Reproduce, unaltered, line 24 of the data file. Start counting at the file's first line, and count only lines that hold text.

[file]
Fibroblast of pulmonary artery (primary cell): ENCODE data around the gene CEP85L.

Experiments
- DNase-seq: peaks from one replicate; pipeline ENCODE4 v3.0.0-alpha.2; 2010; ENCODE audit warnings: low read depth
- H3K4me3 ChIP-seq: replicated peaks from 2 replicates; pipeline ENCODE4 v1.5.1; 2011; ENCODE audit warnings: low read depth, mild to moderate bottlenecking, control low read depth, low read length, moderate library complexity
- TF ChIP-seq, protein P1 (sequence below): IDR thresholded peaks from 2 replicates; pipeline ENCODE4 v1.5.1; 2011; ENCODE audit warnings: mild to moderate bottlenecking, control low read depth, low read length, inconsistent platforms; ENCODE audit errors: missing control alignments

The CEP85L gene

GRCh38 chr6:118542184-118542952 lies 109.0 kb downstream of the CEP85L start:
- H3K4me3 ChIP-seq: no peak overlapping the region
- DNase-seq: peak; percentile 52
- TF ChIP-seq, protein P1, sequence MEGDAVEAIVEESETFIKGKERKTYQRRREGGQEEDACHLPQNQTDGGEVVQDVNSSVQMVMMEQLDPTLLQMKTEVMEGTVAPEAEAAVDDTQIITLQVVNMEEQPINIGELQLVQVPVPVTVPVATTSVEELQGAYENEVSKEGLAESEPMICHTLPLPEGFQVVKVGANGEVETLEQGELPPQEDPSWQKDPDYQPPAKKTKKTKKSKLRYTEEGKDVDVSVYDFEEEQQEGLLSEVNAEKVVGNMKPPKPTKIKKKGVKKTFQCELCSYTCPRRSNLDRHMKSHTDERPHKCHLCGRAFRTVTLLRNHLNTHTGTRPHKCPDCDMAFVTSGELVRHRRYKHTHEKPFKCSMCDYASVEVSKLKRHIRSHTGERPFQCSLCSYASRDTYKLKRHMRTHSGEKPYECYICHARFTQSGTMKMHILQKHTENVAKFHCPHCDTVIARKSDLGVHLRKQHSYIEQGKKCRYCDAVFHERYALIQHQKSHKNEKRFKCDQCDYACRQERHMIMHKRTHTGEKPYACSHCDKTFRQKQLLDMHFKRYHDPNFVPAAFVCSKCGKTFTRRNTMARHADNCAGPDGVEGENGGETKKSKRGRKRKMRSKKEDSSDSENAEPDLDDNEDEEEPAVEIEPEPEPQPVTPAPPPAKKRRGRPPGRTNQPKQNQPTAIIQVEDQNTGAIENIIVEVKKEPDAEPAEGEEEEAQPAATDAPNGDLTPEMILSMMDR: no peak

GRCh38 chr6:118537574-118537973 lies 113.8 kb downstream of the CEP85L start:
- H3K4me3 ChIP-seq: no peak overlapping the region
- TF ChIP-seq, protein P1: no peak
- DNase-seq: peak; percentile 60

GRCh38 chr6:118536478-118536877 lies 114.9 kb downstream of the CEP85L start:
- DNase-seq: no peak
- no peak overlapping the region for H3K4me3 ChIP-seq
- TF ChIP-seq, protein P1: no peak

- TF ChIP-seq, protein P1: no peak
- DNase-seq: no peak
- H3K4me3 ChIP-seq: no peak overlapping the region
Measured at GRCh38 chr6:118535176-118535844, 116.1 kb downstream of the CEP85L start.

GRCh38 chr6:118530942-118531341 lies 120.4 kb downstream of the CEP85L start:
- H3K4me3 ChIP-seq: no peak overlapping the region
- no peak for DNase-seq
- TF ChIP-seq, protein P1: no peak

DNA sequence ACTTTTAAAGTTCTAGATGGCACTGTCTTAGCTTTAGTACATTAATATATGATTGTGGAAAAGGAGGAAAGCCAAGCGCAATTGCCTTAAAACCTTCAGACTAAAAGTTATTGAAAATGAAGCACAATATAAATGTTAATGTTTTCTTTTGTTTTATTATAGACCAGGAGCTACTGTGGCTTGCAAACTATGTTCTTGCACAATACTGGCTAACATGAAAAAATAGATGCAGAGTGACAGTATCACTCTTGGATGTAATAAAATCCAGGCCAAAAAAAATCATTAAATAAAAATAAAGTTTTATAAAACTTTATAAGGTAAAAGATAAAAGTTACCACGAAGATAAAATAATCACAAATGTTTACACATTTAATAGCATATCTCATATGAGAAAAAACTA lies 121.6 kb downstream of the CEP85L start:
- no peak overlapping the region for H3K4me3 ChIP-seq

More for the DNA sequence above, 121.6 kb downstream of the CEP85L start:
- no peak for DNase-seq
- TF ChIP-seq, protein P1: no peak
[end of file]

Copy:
- H3K4me3 ChIP-seq: no peak overlapping the region